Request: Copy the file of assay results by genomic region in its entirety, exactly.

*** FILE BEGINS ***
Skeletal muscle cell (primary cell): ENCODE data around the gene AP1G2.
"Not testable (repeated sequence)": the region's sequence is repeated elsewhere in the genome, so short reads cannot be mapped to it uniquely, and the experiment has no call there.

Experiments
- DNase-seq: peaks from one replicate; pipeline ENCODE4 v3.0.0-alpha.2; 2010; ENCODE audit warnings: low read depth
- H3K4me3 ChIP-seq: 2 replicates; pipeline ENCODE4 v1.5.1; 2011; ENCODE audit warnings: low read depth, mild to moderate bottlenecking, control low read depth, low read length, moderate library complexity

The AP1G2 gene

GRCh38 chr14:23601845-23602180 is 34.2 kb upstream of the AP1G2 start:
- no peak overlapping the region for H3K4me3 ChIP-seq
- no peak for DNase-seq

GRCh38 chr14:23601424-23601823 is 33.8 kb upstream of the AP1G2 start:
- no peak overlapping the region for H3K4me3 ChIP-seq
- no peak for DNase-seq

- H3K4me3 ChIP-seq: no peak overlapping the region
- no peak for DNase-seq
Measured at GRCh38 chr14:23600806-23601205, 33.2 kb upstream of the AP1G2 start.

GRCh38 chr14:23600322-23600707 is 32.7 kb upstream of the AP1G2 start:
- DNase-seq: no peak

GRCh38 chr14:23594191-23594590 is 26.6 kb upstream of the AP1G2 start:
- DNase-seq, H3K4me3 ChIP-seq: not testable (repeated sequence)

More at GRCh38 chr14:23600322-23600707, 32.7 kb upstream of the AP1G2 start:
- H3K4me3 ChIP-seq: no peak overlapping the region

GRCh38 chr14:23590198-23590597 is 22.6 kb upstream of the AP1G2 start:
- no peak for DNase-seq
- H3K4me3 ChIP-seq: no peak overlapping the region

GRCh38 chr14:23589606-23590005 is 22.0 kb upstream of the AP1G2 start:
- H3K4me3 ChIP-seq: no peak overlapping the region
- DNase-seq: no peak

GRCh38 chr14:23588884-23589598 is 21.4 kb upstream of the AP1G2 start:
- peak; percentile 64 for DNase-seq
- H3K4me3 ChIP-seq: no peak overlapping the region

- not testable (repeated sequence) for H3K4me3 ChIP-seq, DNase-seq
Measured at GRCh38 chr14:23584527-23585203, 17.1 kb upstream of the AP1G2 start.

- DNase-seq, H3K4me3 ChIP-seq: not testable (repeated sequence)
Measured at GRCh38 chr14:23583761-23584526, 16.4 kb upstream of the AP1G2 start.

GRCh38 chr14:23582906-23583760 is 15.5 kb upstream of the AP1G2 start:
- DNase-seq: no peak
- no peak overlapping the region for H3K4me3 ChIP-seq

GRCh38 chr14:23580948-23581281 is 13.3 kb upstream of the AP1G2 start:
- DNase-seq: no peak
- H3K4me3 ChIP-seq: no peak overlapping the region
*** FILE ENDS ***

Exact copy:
Skeletal muscle cell (primary cell): ENCODE data around the gene AP1G2.
"Not testable (repeated sequence)": the region's sequence is repeated elsewhere in the genome, so short reads cannot be mapped to it uniquely, and the experiment has no call there.

Experiments
- DNase-seq: peaks from one replicate; pipeline ENCODE4 v3.0.0-alpha.2; 2010; ENCODE audit warnings: low read depth
- H3K4me3 ChIP-seq: 2 replicates; pipeline ENCODE4 v1.5.1; 2011; ENCODE audit warnings: low read depth, mild to moderate bottlenecking, control low read depth, low read length, moderate library complexity

The AP1G2 gene

GRCh38 chr14:23601845-23602180 is 34.2 kb upstream of the AP1G2 start:
- no peak overlapping the region for H3K4me3 ChIP-seq
- no peak for DNase-seq

GRCh38 chr14:23601424-23601823 is 33.8 kb upstream of the AP1G2 start:
- no peak overlapping the region for H3K4me3 ChIP-seq
- no peak for DNase-seq

- H3K4me3 ChIP-seq: no peak overlapping the region
- no peak for DNase-seq
Measured at GRCh38 chr14:23600806-23601205, 33.2 kb upstream of the AP1G2 start.

GRCh38 chr14:23600322-23600707 is 32.7 kb upstream of the AP1G2 start:
- DNase-seq: no peak

GRCh38 chr14:23594191-23594590 is 26.6 kb upstream of the AP1G2 start:
- DNase-seq, H3K4me3 ChIP-seq: not testable (repeated sequence)

More at GRCh38 chr14:23600322-23600707, 32.7 kb upstream of the AP1G2 start:
- H3K4me3 ChIP-seq: no peak overlapping the region

GRCh38 chr14:23590198-23590597 is 22.6 kb upstream of the AP1G2 start:
- no peak for DNase-seq
- H3K4me3 ChIP-seq: no peak overlapping the region

GRCh38 chr14:23589606-23590005 is 22.0 kb upstream of the AP1G2 start:
- H3K4me3 ChIP-seq: no peak overlapping the region
- DNase-seq: no peak

GRCh38 chr14:23588884-23589598 is 21.4 kb upstream of the AP1G2 start:
- peak; percentile 64 for DNase-seq
- H3K4me3 ChIP-seq: no peak overlapping the region

- not testable (repeated sequence) for H3K4me3 ChIP-seq, DNase-seq
Measured at GRCh38 chr14:23584527-23585203, 17.1 kb upstream of the AP1G2 start.

- DNase-seq, H3K4me3 ChIP-seq: not testable (repeated sequence)
Measured at GRCh38 chr14:23583761-23584526, 16.4 kb upstream of the AP1G2 start.

GRCh38 chr14:23582906-23583760 is 15.5 kb upstream of the AP1G2 start:
- DNase-seq: no peak
- no peak overlapping the region for H3K4me3 ChIP-seq

GRCh38 chr14:23580948-23581281 is 13.3 kb upstream of the AP1G2 start:
- DNase-seq: no peak
- H3K4me3 ChIP-seq: no peak overlapping the region